The 1984 Ghana census may hold the following information:
- Detailed address of the house
- Name of town/village
- Full name of members present on census night
- Relationship to head of household
- Gender, age, birthpla
ce, and nationality of each individual
- Level of education
- Employment status
- Names of visitors on census night
- Names of members absent on census night
by Lisa Cooke | Dec 2, 2017 | 01 What's New, Beginner, FamilySearch, Freebies |
A free FamilySearch account gives you access to more historical records and customized site features than you’ll see if you don’t log in at this free genealogy website. Here’s why you should get a free FamilySearch account and log in EVERY time you visit the site.
This post is part of our ongoing commitment to help you get the most out of the “Genealogy Giants:”
In this post, I comment on a recent announcement from the free giant everyone should be using: FamilySearch.org.
Why you should have (and use!) a free FamilySearch account
FamilySearch.org has always allowed free public use of its site. But beginning on December 13, 2017, the site will now actively prompt visitors to register for a free FamilySearch account or to log in with their existing accounts. Anyone can continue to search the catalog and user-submitted genealogies, explore over 350,000 digitized books, learn from the Wiki and the learning center, and even view user-contributed photos and stories. But by requesting you to log in, FamilySearch wants to remind you that this is your path to even more free records and services on the site.
Here are my top three reasons to have and use a free FamilySearch account:
1. Access more free historical records on FamilySearch.
We’ve talked a lot in recent months about best strategies for accessing digitized and off-line historical records at FamilySearch. Some of the digitized records on FamilySearch are there courtesy of a partner organization, which may restrict record access to those who log in on the site.
One woman had an “ah-ha” moment of realization after reading FamilySearch’s announcement. She posted in the comments, “Though I have had a free account for some time, I did not realize that FamilySearch was not giving me full access to information in record searches just because I had not logged in. Maybe I need to redo my past searches as a logged-in account holder.”
2. Participate in the global Family Tree.
As I more fully describe in my quick reference guide, Genealogy Giants: Comparing the 4 Major Websites, FamilySearch’s online family tree is different than the tree systems used at the other major family history websites. Instead of creating your own personal tree, you participate in a collaborative, unified family tree of the world. As a logged-in visitor, you can enter your information, then that of your parents and their parents, etc. until you connect to deceased individuals who are already on the tree. (Information about living individuals is always privacy-protected.) Then you may, with other descendants, contribute what you to know to an ancestor’s profile.
Anyone may make changes to these public profiles, which may at times be frustrating. But it also allows for more focused collaboration. This is a great place to see a virtual compilation of others’ research on particular ancestors without having to search others’ personal trees individually, as you do on other sites (remember to look for their source citations and verify what others say). The Family Tree on FamilySearch is also a great place to digitally archive family documents and photos where other researchers may see and appreciate them for free. As you can see in the screenshot below, logging in also helps you see how others have identified the folks you see in your search results:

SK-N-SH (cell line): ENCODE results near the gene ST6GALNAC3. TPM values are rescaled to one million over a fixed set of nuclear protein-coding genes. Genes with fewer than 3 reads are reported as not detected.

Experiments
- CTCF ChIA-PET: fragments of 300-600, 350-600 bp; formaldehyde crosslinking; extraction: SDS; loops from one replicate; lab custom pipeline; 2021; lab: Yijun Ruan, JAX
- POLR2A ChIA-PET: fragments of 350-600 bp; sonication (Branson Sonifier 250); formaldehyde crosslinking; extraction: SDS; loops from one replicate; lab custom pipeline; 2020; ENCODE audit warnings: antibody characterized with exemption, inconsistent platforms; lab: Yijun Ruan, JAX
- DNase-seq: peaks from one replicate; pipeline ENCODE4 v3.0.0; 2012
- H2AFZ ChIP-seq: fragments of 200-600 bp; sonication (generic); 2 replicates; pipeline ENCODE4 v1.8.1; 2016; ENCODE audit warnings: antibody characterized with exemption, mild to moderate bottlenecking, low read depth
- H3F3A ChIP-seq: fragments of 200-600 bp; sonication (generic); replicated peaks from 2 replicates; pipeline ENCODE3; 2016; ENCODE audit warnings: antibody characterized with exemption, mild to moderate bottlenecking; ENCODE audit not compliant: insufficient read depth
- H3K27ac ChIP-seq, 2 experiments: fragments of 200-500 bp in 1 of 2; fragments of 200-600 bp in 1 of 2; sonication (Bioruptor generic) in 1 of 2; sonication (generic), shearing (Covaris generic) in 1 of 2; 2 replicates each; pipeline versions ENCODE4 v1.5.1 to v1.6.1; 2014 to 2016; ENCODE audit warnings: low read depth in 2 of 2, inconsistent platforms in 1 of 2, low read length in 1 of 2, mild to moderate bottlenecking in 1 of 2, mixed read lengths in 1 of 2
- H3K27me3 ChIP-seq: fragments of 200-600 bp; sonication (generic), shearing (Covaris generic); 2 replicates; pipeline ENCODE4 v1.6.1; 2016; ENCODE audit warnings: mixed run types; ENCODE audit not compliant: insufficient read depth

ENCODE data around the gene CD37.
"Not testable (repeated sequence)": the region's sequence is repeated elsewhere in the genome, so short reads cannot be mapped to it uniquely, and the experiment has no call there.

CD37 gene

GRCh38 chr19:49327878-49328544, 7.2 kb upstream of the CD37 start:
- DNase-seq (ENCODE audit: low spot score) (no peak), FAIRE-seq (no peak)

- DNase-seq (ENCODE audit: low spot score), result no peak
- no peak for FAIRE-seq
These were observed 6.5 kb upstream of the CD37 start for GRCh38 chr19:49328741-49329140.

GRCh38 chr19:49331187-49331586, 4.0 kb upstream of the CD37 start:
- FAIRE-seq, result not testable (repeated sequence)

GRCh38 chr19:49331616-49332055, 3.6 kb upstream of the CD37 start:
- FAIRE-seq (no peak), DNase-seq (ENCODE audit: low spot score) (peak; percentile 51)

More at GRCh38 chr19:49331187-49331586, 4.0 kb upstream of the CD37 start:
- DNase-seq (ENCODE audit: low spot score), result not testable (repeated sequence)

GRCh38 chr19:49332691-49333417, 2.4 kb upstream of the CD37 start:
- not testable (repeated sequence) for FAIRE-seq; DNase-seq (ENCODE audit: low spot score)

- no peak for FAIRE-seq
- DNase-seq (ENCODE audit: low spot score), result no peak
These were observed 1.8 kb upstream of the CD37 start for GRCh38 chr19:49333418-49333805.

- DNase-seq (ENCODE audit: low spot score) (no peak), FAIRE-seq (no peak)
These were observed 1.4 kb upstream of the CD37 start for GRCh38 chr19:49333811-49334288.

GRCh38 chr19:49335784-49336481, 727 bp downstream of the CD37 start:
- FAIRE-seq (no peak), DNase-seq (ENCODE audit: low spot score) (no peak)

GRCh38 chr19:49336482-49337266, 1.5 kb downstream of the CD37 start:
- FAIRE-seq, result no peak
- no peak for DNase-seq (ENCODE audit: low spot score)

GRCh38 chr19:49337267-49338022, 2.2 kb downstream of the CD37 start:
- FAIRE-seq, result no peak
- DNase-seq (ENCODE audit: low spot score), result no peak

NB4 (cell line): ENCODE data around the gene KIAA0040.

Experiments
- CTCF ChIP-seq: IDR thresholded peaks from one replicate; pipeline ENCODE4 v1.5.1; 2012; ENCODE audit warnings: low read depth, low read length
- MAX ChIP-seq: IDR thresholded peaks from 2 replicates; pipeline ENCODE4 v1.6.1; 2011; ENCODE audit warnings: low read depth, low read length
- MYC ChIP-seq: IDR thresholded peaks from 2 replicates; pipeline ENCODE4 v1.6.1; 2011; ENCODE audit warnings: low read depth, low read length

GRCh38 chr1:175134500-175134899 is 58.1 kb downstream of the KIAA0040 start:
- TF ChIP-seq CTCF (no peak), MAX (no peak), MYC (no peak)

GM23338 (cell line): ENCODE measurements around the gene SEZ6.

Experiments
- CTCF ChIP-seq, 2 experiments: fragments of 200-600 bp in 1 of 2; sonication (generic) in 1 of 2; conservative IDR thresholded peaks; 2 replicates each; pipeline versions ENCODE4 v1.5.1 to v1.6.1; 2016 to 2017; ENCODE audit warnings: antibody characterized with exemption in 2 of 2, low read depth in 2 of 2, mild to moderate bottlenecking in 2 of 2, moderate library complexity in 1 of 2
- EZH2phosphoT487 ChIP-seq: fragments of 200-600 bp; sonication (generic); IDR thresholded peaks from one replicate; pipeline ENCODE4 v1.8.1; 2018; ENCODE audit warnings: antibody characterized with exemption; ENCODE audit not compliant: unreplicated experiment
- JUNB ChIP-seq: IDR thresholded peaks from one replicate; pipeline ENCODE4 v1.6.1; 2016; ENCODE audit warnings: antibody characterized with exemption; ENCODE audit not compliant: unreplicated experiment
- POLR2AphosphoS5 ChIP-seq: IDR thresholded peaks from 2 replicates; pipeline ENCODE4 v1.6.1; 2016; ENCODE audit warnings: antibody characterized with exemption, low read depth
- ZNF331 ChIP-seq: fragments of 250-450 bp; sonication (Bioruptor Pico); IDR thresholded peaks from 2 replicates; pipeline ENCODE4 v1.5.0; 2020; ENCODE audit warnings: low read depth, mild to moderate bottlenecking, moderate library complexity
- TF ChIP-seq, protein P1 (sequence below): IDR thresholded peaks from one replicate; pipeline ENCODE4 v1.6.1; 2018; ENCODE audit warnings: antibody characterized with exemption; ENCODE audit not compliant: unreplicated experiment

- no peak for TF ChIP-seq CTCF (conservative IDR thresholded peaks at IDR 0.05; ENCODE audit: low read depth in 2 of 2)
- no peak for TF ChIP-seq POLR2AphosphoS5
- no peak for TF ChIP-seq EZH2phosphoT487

3. Get customized help.
Those who log in with a free FamilySearch account have access to one-on-one assistance through the website. If you have a question about using the site, accessing records, finding additional records about your ancestors, or even how to understand the records you’re looking at, you can email or call a live support person for help. Your login also sets you up to receive customized alerts and seasonal messages (like “Did you know your ancestor fought in the War of 1812?”) and a dashboard experience with at-a-glance reminders of record hints awaiting your review, where you left off in your last online session, tips about what to do next, and more. Here’s what the dashboard looks like:
How to get (or recover) a free FamilySearch account
See Registering to use FamilySearch.org for information about creating a free account. FamilySearch accounts have always been free and, the site assures us, will continue to be free. You will need to provide your first and last name, a username, a password, and an email or mobile phone number.
According to FamilySearch, your login and other personal information:
- enables collaboration in the Family Tree and Memories areas of the site (you control how much information is shared)
- “allows you to send in-system messages to other users without revealing your personal identity or email address”
- “allows FamilySearch to send you emails and newsletters (you can specify how many emails, if any, you receive)”
- enables communication when you contact their online support team for help
- will not be shared “with any third party without your consent”
If you’ve already got a FamilySearch account but have forgotten your username, click here. If you’ve forgotten your password, click here.
Genealogy Gems Brings You Genealogy Giants
Each of the “Genealogy Giants” has so much to offer family historians around the world! But it’s hard to keep them straight, compare their top features, and get the most out of them without some inside help. That’s why we published the must-have quick reference guide, Genealogy Giants: Comparing the 4 Major Websites, your personal comparative tour of Ancestry.com, FamilySearch, Findmypast, and MyHeritage.
This inexpensive guide can save you hours of wasted time hunting down the records you need. It can save you hundreds of dollars by helping you invest in the genealogy websites you most need to use right now–because your research needs change right along with your growing family tree! The guide is available for your immediate reference as a digital download or get a handy, high-quality printed copy you can keep with your genealogy research files.